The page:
• 2D shoot 'em up
SDL2 turn-based strategy tutorial
Water Closet ported to PlayStation Vita
The Legend of Edgar 1.35
SDL2 Rogue tutorial
— Simple 2D adventure game —
It's now time to start our game proper; we've done a lot of ground work, so that we have all the components and logic we'll need (aside from some tweaks and updates to come). The plot behind our game is that the prisoner will need to find 4 magical "icons" and return them to the Dungeon Mistress. Each icon will be attached to a puzzle or challenge that the player must overcome. To start with, we'll have the player need to get past a goblin to get the icon.
Extract the archive, run make, and then use ./adventure10 to run the code. The usual controls apply. The goal is to get to the goblin's lair and get the magic icon. To do this, you will need to find a key, then use it to open a chest, and a then finally make your way to the goblin and get the icon. It's a completely new map, and I'll leave it up to you to explore the dungeon and find the things you need (it is meant to be an adventure game, after all!). Close the window to exit.
Inspecting the code
This tutorial hasn't had a great deal added to it, since we already created the functions we needed earlier. We've added a three major new entities, the goblin, a torch, and a door. Let's start with the goblin, by looking at structs.h.
We've declared a Goblin struct, that will hold just its state. This will be used to determine what the goblin will say when we're talking to him (by walking into him). The goblin's logic lives in goblin.c. It's a short file, consisting of just 2 functions. We'll start with initGoblin:
We malloc and zero a Goblin struct, and assign it to the Entity's data variable. We're also grabbing the texture to use, declaring the goblin as being solid, and assigning the touch function. Nothing out of the ordinary. mbColor is an SDL_Color object, used to hold the color of the Goblin's message box. We're just doing this so that we don't have to change the colors in multiple places if we don't like it (this will be extended to the player themselves at some point).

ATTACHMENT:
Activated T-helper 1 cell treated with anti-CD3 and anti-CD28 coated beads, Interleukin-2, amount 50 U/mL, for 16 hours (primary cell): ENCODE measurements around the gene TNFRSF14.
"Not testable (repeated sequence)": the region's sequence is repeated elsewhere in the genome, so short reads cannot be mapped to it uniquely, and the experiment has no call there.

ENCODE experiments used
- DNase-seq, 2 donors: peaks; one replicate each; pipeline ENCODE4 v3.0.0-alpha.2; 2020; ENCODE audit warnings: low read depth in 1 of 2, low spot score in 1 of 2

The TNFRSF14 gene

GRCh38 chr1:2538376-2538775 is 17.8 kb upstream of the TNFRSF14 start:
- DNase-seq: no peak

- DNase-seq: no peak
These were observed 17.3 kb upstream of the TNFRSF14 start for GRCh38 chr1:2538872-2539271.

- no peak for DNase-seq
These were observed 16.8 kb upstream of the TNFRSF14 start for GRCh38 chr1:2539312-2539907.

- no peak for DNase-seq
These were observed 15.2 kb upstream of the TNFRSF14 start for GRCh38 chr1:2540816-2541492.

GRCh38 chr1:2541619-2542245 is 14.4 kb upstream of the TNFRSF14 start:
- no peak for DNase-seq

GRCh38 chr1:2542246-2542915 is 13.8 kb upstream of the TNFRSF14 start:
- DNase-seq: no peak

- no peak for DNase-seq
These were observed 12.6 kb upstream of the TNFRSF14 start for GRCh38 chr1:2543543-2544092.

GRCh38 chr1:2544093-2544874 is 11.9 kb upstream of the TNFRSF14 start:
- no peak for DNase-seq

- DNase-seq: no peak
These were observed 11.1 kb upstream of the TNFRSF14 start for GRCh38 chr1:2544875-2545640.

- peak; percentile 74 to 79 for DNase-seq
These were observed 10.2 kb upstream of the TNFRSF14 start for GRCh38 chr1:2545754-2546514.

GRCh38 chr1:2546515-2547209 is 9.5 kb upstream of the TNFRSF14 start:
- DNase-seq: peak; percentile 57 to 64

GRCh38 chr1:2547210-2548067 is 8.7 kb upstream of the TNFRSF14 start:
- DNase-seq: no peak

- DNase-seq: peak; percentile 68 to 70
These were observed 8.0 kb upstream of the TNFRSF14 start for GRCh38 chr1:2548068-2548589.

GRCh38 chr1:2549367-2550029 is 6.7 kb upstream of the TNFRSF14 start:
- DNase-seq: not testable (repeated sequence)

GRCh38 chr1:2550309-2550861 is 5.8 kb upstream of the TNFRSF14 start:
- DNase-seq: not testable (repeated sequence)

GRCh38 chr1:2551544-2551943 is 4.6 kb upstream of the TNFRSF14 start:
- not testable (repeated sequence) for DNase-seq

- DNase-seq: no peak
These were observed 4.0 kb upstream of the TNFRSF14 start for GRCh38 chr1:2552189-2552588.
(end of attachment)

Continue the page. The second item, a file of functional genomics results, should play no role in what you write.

The touch function is where the bulk of the logic for our goblin comes into play:
The first thing we want to do is find out what's touched the goblin. If it's the player, we want to take action. The first thing we do is make sure the goblin is facing the player, by testing the player's x position vs the goblin's, and changing his facing appropriately. Next, we grab the Goblin's data and test his state to see what he's going to do. Our states are defined in goblin.h, where STATE_INIT is 0 and STATE_WANT_FOOD is 1. Our goblin will initially be in STATE_INIT. When the player touches the goblin, he'll react with a load of message boxes, before setting his state to STATE_WANT_FOOD. This will mean that the next time we touch the goblin, he'll respond differently.
When in STATE_WANT_FOOD mode, we'll test the player's inventory to see if they are carrying Cheese. If so, we'll show some message boxes expressing the goblin's joy, then remove the cheese from the player's inventory, as well as removing the goblin from the dungeon itself. This will effectively allow the player to walk by and get the House icon. A note on the logic: you'll notice while playing that the goblin vanishes immediately, rather than waiting for the message boxes to all disappear. This is because the message boxes go into a queue, and the rest of the code execute as normal. If we wanted to tie these events together, so that the goblin only vanished after his speech, we'd need to develop a callback system to invoke a function after a message has been displayed. It's not a pressing thing to do in our case, so we're good to leave things as they are.